Since the fall of 2018, 300 newspapers have shuttered.
In the last 15 years, a total of 2,100 newspapers have closed, almost one-quarter of the 9,000 newspapers that were being published in 2004.
That’s according to “News Deserts and Ghost Newspapers: Will Local News Survive?,” a new report published Wednesday.
It is the fourth report on the state of local news produced by the Hussman School of Journalism and Media at the University of North Carolina at Chapel Hill.
At least 1,800 communities that had a local news outlet in 2004 were without one (in print or digital) at the beginning of this year, according to the report. That’s up from 1,300 last year.
Some 200 counties in the U.S. do not have a local newspaper. They are deemed “news deserts.” Half of all counties (1,540) only have one newspaper, usually a weekly. Local digital news outlets are not filling the void: only about 500 community or state new sites exist.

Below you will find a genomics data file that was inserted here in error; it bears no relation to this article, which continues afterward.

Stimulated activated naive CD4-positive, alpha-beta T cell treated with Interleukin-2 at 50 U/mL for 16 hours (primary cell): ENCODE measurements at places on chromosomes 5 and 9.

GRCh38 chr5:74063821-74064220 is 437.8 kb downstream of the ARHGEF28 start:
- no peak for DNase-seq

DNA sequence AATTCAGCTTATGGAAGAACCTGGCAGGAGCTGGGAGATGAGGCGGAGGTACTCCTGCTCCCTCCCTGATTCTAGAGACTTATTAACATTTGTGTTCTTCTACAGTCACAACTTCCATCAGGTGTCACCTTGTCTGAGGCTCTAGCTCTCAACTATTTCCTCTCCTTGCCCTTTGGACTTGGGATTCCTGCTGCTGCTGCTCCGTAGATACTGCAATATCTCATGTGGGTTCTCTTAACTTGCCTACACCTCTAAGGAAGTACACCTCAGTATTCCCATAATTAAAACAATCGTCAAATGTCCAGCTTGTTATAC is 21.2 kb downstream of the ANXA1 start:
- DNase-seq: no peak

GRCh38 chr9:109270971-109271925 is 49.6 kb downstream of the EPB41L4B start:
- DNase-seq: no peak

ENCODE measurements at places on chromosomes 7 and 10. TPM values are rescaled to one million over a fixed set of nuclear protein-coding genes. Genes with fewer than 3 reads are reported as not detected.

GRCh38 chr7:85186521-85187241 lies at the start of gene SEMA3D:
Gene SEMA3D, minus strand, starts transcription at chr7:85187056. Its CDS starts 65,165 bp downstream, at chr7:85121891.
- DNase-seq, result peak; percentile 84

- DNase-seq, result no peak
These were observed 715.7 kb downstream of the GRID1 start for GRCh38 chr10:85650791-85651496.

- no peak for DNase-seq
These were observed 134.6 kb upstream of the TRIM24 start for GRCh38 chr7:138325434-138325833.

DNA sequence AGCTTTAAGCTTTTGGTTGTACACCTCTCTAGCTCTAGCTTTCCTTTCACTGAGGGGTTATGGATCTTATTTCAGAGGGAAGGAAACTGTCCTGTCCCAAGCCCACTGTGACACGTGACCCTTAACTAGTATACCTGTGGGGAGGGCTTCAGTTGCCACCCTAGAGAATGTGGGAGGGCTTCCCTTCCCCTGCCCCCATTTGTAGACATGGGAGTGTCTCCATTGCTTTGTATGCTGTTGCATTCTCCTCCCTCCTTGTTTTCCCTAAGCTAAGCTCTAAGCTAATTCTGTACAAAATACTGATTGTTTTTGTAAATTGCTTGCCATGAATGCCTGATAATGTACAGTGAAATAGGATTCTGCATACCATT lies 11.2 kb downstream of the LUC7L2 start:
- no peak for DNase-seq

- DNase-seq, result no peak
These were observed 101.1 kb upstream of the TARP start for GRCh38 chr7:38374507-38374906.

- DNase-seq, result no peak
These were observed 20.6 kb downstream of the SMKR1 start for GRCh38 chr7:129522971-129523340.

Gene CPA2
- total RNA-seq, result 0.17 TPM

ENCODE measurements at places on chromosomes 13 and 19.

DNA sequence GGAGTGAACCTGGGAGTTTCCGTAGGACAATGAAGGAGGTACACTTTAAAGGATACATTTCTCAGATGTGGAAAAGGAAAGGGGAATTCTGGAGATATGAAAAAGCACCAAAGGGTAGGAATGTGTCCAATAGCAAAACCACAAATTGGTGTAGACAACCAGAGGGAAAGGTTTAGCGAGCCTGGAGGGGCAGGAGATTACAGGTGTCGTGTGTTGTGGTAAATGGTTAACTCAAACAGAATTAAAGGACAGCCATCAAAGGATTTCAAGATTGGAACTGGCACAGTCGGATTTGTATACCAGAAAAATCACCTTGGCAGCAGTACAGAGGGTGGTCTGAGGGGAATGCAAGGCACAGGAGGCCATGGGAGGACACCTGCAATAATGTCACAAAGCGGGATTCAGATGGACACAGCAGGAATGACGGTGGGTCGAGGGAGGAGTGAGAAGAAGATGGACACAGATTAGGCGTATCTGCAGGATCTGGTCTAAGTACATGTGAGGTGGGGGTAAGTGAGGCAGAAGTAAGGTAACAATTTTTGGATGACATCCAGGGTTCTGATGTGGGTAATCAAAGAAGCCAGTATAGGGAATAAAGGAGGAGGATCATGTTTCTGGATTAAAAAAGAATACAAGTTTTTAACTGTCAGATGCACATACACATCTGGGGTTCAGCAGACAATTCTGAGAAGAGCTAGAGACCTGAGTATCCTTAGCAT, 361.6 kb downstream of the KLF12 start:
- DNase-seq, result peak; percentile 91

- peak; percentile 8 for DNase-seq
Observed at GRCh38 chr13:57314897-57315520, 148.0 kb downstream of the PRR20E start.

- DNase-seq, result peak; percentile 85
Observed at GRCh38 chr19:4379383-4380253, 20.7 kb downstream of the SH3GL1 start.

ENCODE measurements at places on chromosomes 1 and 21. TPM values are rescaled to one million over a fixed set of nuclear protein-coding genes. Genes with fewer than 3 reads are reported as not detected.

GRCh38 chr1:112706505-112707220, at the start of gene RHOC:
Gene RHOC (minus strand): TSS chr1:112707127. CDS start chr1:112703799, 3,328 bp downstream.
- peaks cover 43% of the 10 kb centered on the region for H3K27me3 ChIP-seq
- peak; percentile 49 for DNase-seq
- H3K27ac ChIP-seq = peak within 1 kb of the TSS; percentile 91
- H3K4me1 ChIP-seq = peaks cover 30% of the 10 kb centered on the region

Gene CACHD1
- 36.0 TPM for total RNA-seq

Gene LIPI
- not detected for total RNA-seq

“This is a watershed year, and the choices we make in 2020 — as citizens, policymakers and industry leaders — will determine the future of the local news landscape,” reads the report.
The effects of COVID-19 and the resulting recession could lead to the closure of hundreds more newspapers, the report notes.
"The coronavirus pandemic has reminded us, yet again, of the vital importance of local news," the report reads. "Interest in and appreciation for local news has surged in recent months, as residents in cities and rural communities have searched for accurate, reliable and comprehensive information about what is occurring in their own neighborhood."
Just last week, The Columbia Journalism Review announced it is partnering with The Tow Center for Digital Journalism to launch the “Journalism Crisis Project.” It serves to document the losses and changes in newsrooms around the world.